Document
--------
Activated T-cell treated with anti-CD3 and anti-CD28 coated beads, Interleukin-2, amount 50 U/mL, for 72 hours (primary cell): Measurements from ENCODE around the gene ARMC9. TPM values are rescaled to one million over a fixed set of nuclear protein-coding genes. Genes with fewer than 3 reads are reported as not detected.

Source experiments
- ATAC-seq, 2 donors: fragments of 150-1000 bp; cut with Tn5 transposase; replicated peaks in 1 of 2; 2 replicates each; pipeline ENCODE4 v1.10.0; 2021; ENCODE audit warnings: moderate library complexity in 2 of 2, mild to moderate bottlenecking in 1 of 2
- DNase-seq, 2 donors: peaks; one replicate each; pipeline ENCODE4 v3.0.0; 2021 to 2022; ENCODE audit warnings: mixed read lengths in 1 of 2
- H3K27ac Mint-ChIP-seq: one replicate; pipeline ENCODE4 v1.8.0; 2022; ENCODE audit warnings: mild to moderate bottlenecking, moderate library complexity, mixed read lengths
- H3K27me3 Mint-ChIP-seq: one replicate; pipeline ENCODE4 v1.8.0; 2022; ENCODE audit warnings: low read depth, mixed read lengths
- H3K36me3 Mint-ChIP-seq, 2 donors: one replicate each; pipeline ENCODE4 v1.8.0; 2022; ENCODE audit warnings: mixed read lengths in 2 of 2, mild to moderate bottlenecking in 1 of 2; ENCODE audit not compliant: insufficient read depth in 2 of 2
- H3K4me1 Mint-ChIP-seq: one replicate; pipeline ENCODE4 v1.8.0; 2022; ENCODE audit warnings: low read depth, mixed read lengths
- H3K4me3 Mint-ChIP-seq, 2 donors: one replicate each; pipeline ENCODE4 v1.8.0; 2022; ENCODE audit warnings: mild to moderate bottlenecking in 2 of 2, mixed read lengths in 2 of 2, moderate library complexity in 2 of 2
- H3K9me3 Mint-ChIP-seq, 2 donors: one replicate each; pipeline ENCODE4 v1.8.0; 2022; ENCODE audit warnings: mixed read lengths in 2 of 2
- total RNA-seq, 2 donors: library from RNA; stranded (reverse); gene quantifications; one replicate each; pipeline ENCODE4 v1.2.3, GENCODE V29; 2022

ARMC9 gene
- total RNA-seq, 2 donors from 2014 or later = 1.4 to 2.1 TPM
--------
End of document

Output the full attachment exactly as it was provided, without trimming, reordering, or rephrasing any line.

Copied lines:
Activated T-cell treated with anti-CD3 and anti-CD28 coated beads, Interleukin-2, amount 50 U/mL, for 72 hours (primary cell): Measurements from ENCODE around the gene ARMC9. TPM values are rescaled to one million over a fixed set of nuclear protein-coding genes. Genes with fewer than 3 reads are reported as not detected.

Source experiments
- ATAC-seq, 2 donors: fragments of 150-1000 bp; cut with Tn5 transposase; replicated peaks in 1 of 2; 2 replicates each; pipeline ENCODE4 v1.10.0; 2021; ENCODE audit warnings: moderate library complexity in 2 of 2, mild to moderate bottlenecking in 1 of 2
- DNase-seq, 2 donors: peaks; one replicate each; pipeline ENCODE4 v3.0.0; 2021 to 2022; ENCODE audit warnings: mixed read lengths in 1 of 2
- H3K27ac Mint-ChIP-seq: one replicate; pipeline ENCODE4 v1.8.0; 2022; ENCODE audit warnings: mild to moderate bottlenecking, moderate library complexity, mixed read lengths
- H3K27me3 Mint-ChIP-seq: one replicate; pipeline ENCODE4 v1.8.0; 2022; ENCODE audit warnings: low read depth, mixed read lengths
- H3K36me3 Mint-ChIP-seq, 2 donors: one replicate each; pipeline ENCODE4 v1.8.0; 2022; ENCODE audit warnings: mixed read lengths in 2 of 2, mild to moderate bottlenecking in 1 of 2; ENCODE audit not compliant: insufficient read depth in 2 of 2
- H3K4me1 Mint-ChIP-seq: one replicate; pipeline ENCODE4 v1.8.0; 2022; ENCODE audit warnings: low read depth, mixed read lengths
- H3K4me3 Mint-ChIP-seq, 2 donors: one replicate each; pipeline ENCODE4 v1.8.0; 2022; ENCODE audit warnings: mild to moderate bottlenecking in 2 of 2, mixed read lengths in 2 of 2, moderate library complexity in 2 of 2
- H3K9me3 Mint-ChIP-seq, 2 donors: one replicate each; pipeline ENCODE4 v1.8.0; 2022; ENCODE audit warnings: mixed read lengths in 2 of 2
- total RNA-seq, 2 donors: library from RNA; stranded (reverse); gene quantifications; one replicate each; pipeline ENCODE4 v1.2.3, GENCODE V29; 2022

ARMC9 gene
- total RNA-seq, 2 donors from 2014 or later = 1.4 to 2.1 TPM